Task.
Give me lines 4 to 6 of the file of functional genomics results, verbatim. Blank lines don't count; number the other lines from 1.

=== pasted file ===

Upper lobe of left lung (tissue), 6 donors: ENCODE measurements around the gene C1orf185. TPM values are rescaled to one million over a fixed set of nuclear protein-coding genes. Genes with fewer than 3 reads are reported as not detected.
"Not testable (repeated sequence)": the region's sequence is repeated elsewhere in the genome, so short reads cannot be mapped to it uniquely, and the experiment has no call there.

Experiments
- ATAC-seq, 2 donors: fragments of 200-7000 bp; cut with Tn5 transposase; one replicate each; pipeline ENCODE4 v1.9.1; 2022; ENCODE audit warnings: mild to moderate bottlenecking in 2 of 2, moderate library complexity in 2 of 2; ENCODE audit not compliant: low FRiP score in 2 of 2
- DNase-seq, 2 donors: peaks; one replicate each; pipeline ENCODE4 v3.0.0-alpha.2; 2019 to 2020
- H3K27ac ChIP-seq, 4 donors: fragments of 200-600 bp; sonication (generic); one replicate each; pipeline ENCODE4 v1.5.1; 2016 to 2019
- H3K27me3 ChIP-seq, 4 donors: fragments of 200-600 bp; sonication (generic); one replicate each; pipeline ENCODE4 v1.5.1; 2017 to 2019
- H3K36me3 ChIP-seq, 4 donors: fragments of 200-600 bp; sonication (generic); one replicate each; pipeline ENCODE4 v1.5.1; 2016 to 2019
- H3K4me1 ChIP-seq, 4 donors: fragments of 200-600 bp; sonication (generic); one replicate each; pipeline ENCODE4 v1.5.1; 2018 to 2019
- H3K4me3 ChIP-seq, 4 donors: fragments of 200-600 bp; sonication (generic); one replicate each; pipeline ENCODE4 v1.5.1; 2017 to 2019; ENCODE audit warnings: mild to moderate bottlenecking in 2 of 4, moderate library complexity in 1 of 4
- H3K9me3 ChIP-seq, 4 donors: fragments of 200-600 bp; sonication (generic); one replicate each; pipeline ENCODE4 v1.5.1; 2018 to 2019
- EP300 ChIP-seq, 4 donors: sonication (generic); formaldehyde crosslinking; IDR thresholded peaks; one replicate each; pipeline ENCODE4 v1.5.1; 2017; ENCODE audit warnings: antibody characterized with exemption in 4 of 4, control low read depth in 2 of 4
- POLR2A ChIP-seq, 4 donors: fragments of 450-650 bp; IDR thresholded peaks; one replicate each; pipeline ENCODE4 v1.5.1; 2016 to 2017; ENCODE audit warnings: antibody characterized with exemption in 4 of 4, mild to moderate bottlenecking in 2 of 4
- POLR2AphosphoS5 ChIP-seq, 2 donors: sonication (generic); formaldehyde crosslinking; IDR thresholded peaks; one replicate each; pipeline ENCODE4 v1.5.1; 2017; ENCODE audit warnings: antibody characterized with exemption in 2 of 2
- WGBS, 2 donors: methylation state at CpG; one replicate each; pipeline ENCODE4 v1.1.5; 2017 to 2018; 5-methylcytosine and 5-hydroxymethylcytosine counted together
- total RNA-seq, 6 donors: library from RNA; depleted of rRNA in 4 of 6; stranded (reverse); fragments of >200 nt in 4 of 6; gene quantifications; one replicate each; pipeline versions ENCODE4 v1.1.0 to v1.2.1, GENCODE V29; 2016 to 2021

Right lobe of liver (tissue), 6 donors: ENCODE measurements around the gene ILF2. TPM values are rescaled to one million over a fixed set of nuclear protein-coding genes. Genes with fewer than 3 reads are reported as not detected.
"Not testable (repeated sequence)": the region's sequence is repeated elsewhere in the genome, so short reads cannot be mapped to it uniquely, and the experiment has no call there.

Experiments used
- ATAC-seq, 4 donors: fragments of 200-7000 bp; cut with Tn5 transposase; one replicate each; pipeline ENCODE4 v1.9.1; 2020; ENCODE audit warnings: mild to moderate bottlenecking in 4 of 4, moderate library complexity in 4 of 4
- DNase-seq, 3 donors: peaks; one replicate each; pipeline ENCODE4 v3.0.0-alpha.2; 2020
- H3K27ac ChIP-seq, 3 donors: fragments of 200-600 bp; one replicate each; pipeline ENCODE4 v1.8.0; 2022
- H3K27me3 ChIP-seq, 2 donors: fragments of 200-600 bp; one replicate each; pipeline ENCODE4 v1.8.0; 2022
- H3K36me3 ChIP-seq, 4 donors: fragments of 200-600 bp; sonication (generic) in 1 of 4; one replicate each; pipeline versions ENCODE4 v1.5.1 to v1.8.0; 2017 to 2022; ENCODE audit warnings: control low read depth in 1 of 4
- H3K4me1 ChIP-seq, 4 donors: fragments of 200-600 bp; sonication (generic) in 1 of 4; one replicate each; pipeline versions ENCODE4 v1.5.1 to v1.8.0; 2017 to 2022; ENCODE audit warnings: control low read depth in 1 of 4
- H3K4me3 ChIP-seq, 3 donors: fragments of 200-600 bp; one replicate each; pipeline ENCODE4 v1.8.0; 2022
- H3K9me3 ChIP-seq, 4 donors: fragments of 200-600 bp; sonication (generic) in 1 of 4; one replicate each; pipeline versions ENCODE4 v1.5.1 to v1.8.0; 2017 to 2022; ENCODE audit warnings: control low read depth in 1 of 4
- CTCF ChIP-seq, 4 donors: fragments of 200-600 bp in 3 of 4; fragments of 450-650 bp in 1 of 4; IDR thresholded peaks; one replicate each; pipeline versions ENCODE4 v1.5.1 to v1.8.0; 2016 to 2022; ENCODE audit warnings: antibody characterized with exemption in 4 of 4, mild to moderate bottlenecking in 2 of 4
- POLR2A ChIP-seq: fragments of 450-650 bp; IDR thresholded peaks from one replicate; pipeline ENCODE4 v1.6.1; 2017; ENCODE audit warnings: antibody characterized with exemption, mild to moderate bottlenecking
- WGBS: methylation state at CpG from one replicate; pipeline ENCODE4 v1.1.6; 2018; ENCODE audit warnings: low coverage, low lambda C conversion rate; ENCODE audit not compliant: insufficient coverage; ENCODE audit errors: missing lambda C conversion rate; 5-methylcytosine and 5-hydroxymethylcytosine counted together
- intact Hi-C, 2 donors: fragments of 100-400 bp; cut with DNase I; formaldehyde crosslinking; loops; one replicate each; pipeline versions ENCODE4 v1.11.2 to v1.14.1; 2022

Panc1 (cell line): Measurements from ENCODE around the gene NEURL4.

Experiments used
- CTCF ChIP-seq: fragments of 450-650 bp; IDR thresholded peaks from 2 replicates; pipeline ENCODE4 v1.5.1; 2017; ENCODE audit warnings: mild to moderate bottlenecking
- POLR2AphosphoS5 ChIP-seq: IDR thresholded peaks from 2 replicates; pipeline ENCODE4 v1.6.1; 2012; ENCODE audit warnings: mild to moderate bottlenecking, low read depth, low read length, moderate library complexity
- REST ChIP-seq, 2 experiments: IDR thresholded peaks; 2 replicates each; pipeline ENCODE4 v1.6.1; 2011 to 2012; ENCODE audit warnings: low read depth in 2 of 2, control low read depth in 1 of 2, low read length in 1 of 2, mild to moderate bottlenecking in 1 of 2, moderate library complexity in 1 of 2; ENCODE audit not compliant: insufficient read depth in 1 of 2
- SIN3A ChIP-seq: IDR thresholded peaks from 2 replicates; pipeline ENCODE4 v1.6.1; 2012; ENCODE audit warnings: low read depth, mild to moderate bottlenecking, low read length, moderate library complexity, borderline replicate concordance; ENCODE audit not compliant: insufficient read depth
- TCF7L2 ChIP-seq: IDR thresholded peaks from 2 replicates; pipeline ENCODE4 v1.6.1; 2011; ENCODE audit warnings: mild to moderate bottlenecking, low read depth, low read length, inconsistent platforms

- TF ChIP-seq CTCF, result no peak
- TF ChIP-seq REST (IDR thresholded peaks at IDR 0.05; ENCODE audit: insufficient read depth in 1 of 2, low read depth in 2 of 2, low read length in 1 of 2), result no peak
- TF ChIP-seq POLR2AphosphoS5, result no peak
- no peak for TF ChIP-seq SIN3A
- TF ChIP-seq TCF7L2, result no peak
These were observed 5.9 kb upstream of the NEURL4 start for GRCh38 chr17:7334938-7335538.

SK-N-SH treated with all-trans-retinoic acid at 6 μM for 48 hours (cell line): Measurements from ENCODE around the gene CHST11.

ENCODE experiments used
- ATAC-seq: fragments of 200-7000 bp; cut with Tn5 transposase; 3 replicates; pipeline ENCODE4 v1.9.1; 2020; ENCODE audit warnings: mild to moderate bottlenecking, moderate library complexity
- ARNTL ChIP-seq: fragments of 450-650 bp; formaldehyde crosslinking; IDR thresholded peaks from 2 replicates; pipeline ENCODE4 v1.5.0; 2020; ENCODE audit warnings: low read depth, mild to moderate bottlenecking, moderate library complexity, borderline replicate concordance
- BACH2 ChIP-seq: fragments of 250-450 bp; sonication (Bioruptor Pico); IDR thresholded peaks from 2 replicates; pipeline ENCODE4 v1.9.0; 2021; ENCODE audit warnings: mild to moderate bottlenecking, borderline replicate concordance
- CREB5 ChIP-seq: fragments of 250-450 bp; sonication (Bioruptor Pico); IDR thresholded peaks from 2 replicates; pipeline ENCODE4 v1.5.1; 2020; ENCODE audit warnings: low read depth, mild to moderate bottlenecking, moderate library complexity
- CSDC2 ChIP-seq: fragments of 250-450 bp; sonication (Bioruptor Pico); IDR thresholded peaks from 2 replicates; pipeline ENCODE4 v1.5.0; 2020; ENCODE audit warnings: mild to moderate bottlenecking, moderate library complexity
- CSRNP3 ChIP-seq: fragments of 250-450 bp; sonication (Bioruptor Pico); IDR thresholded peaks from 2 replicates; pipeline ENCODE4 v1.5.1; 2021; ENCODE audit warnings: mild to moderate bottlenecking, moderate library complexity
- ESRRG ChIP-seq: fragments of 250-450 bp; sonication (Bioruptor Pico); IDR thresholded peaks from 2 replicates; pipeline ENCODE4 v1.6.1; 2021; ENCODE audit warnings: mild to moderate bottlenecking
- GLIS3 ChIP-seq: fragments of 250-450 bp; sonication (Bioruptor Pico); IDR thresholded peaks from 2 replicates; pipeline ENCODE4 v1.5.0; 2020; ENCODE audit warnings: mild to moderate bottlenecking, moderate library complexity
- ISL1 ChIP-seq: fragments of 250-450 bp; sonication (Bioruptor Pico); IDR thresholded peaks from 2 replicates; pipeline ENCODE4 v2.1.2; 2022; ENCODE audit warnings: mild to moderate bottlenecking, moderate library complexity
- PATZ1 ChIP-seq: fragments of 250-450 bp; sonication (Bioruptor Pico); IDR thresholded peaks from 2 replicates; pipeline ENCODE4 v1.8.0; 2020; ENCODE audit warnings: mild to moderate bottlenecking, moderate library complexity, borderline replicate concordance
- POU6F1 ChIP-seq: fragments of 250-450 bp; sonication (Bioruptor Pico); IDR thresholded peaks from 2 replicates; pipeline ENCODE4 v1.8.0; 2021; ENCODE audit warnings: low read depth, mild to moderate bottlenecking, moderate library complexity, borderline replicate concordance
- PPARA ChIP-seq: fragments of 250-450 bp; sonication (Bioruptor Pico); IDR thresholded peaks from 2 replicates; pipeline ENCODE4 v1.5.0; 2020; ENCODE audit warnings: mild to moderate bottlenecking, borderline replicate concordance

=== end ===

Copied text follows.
- ATAC-seq, 2 donors: fragments of 200-7000 bp; cut with Tn5 transposase; one replicate each; pipeline ENCODE4 v1.9.1; 2022; ENCODE audit warnings: mild to moderate bottlenecking in 2 of 2, moderate library complexity in 2 of 2; ENCODE audit not compliant: low FRiP score in 2 of 2
- DNase-seq, 2 donors: peaks; one replicate each; pipeline ENCODE4 v3.0.0-alpha.2; 2019 to 2020
- H3K27ac ChIP-seq, 4 donors: fragments of 200-600 bp; sonication (generic); one replicate each; pipeline ENCODE4 v1.5.1; 2016 to 2019